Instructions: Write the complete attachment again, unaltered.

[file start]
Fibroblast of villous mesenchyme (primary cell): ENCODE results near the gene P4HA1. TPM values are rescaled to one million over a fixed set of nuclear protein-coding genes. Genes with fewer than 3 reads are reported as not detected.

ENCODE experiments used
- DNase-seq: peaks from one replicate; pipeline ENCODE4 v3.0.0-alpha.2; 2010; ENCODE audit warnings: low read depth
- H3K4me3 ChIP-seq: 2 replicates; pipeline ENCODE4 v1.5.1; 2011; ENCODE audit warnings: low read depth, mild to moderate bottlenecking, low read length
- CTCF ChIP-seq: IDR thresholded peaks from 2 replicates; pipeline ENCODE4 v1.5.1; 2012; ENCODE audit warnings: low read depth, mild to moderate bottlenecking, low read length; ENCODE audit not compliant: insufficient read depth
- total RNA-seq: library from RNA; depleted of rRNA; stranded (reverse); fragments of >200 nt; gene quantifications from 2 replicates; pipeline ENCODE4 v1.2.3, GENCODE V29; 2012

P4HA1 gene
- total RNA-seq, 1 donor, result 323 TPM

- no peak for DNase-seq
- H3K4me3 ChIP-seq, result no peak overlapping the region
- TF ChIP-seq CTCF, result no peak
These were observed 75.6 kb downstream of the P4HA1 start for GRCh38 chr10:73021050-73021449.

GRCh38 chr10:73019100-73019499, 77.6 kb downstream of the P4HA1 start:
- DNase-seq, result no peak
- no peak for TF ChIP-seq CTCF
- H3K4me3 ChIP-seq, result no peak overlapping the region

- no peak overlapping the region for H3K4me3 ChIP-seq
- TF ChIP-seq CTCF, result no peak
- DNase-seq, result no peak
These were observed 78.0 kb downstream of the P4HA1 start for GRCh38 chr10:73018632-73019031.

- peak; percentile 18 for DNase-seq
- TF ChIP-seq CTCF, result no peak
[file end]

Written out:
Fibroblast of villous mesenchyme (primary cell): ENCODE results near the gene P4HA1. TPM values are rescaled to one million over a fixed set of nuclear protein-coding genes. Genes with fewer than 3 reads are reported as not detected.

ENCODE experiments used
- DNase-seq: peaks from one replicate; pipeline ENCODE4 v3.0.0-alpha.2; 2010; ENCODE audit warnings: low read depth
- H3K4me3 ChIP-seq: 2 replicates; pipeline ENCODE4 v1.5.1; 2011; ENCODE audit warnings: low read depth, mild to moderate bottlenecking, low read length
- CTCF ChIP-seq: IDR thresholded peaks from 2 replicates; pipeline ENCODE4 v1.5.1; 2012; ENCODE audit warnings: low read depth, mild to moderate bottlenecking, low read length; ENCODE audit not compliant: insufficient read depth
- total RNA-seq: library from RNA; depleted of rRNA; stranded (reverse); fragments of >200 nt; gene quantifications from 2 replicates; pipeline ENCODE4 v1.2.3, GENCODE V29; 2012

P4HA1 gene
- total RNA-seq, 1 donor, result 323 TPM

- no peak for DNase-seq
- H3K4me3 ChIP-seq, result no peak overlapping the region
- TF ChIP-seq CTCF, result no peak
These were observed 75.6 kb downstream of the P4HA1 start for GRCh38 chr10:73021050-73021449.

GRCh38 chr10:73019100-73019499, 77.6 kb downstream of the P4HA1 start:
- DNase-seq, result no peak
- no peak for TF ChIP-seq CTCF
- H3K4me3 ChIP-seq, result no peak overlapping the region

- no peak overlapping the region for H3K4me3 ChIP-seq
- TF ChIP-seq CTCF, result no peak
- DNase-seq, result no peak
These were observed 78.0 kb downstream of the P4HA1 start for GRCh38 chr10:73018632-73019031.

- peak; percentile 18 for DNase-seq
- TF ChIP-seq CTCF, result no peak